For most food products and susceptor trays, the height measurement will be between about 0.5 inch and about 2 inches (about 1.3 cm and about 5.1 cm), preferably between about 0.8 inch and about 1.2 inch (about 2 cm and about 3 cm). When the dough-containing food product 22 is a thin-to-medium crust pizza, its thickness ranges between about 0.25 inch and about 0.5 inch (between about 6 mm and about 13 mm). This illustrates how the tray volume can accommodate a typical food product in the packaged, non-cooking mode. In the case of susceptor trays of the type illustrated in the drawings, which is sized to accommodate a like-shaped moderately sized frozen pizza, a preferred height ranges between about 0.75 inch and about 1 inch (between about 19 mm and about 25 mm).

The susceptor tray optionally can include material which extends beyond the peripheral edge 24. This can take the form of a peripheral rim 44 (FIG. 14). When provided, rim 44 functions to provide extra material in order to strengthen the extending portion of the susceptor tray, particularly if same is otherwise weakened by apertures 36 or other means to increase porosity and flow through the extending portion 32. Peripheral rim 44 typically will be generally parallel to the generally planar portion having the susceptor surface 28. As such, peripheral rim 44 can enhance the functional stability of the susceptor tray to minimize the chance of unwanted susceptor tray movement during microwaving.

In the embodiment illustrated for example in FIGS. 2, 3 and 16, a raised perimeter boss 45 is at the interface between the generally planar or horizontal portion and the generally downwardly extending portion of the susceptor tray. Raised perimeter boss 45, when provided, helps to maintain the position of the dough-containing food product on the susceptor tray. Preferably, the entire bottom surface of the food product remains in contact with the susceptor material throughout the heating, cooking or baking time, except for where the openings are provided.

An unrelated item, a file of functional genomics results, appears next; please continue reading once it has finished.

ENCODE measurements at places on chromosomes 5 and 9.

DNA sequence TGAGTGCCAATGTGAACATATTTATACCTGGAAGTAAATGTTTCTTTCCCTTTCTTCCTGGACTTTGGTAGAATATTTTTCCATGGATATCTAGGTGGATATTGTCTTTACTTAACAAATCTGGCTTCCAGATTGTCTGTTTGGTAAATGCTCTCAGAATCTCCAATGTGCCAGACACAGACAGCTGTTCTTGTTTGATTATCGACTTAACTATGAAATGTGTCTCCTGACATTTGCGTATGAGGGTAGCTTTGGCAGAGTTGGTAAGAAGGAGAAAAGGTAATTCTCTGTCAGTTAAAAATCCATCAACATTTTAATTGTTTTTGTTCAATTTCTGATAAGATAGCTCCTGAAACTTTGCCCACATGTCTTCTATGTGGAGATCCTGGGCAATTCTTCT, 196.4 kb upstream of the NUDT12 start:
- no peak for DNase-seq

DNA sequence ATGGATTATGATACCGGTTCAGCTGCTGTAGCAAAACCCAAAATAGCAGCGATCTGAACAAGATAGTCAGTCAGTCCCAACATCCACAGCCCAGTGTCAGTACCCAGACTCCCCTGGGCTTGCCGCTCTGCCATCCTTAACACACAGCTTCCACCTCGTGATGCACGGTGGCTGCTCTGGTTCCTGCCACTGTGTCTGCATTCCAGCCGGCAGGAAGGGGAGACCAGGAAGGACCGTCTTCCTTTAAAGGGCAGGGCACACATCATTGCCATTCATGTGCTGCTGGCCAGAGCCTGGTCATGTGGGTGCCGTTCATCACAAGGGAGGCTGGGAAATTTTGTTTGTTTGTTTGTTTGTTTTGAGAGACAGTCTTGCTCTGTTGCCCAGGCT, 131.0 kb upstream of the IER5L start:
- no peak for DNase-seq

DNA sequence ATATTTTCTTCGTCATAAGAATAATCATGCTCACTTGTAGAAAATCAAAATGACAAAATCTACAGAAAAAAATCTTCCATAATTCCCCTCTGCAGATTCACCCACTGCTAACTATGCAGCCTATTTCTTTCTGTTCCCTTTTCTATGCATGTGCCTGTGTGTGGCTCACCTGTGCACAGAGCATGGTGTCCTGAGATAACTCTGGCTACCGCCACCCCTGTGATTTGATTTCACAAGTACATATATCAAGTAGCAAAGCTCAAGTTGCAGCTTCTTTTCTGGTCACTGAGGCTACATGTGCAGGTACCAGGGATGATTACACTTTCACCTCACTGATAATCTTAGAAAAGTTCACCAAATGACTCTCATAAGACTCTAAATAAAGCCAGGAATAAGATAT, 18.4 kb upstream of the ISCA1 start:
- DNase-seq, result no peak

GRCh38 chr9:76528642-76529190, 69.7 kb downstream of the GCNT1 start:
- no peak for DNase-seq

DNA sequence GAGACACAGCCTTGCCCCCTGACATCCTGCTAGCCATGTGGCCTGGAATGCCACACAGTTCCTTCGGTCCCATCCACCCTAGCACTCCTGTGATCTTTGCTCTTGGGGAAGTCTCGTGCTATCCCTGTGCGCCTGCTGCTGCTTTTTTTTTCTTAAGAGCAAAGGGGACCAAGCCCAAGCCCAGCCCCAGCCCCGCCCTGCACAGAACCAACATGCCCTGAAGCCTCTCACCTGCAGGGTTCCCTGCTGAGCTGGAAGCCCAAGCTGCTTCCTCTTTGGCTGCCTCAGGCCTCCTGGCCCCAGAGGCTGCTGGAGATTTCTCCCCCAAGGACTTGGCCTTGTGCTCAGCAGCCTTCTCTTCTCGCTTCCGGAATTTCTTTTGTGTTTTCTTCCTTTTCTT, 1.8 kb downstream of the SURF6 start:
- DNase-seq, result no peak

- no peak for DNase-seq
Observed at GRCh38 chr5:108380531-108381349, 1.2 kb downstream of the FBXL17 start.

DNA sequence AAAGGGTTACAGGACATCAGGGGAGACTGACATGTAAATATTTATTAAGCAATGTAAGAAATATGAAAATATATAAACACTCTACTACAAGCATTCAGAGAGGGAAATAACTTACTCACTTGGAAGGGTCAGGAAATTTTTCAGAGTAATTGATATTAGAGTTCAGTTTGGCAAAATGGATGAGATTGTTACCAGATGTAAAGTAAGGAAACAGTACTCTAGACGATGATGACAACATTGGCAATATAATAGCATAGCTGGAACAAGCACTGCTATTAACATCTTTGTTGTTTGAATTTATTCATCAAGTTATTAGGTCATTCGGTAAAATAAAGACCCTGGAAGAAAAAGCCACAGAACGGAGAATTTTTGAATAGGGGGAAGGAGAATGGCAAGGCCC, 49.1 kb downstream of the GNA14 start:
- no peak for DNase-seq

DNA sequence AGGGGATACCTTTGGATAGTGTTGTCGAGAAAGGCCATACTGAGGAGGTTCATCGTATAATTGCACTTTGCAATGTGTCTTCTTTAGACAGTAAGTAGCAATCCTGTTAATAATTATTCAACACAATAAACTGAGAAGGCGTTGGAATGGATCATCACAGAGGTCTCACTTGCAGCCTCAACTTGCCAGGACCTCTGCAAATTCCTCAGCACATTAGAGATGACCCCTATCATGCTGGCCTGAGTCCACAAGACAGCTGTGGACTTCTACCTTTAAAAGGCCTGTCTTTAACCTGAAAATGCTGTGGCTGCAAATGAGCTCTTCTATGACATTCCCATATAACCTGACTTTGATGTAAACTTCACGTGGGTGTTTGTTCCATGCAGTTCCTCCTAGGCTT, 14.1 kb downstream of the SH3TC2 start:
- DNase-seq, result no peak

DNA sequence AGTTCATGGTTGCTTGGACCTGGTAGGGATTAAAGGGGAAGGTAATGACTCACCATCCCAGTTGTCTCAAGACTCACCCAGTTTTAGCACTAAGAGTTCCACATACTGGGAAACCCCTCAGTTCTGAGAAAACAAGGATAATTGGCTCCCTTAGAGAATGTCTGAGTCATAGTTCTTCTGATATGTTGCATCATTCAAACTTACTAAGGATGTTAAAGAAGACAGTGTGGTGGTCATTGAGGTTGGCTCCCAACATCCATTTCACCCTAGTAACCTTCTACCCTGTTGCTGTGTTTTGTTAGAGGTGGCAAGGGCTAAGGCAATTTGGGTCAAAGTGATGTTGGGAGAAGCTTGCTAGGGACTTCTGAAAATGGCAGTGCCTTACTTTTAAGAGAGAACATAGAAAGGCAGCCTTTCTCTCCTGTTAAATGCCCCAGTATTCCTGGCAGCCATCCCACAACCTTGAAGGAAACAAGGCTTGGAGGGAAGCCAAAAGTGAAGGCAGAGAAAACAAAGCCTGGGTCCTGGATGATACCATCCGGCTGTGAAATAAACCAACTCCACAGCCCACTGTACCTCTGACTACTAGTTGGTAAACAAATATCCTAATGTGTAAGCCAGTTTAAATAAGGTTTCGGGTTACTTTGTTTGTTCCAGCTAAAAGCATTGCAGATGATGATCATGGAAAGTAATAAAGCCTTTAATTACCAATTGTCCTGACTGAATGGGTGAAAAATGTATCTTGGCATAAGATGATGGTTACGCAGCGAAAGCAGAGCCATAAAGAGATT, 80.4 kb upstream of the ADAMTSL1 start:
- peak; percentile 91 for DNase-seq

FIGS. 1, 2 and 3 illustrate dough-containing food products which take the form of a thin crust square pizza, generally designated as 46. Included is a dough layer or crust 47. The illustrated crust has a central area 48 which extends throughout the crust except at its periphery. Typically, one or more toppings fill this area. In the illustrated embodiment, a sauce topping 49 has a second topping, such as of cheese material, on its surface. Other toppings can be added as desired. Any of these toppings can be varied as desired in order to suit particular tastes. Subjecting the food product to microwave energy while supported by the microwave susceptor tray according to the invention results in heating, cooking or baking the crust, whether frozen, refrigerated or at room temperature and whether unbaked, partially baked or substantially fully baked. Simultaneously, the topping or toppings are heated until the desired degree of cook is achieved.

The following Examples illustrate certain features and advantages of the invention in order to further illustrate the invention. The Examples are not to be considered limiting or otherwise restrictive of the invention.

EXAMPLE 1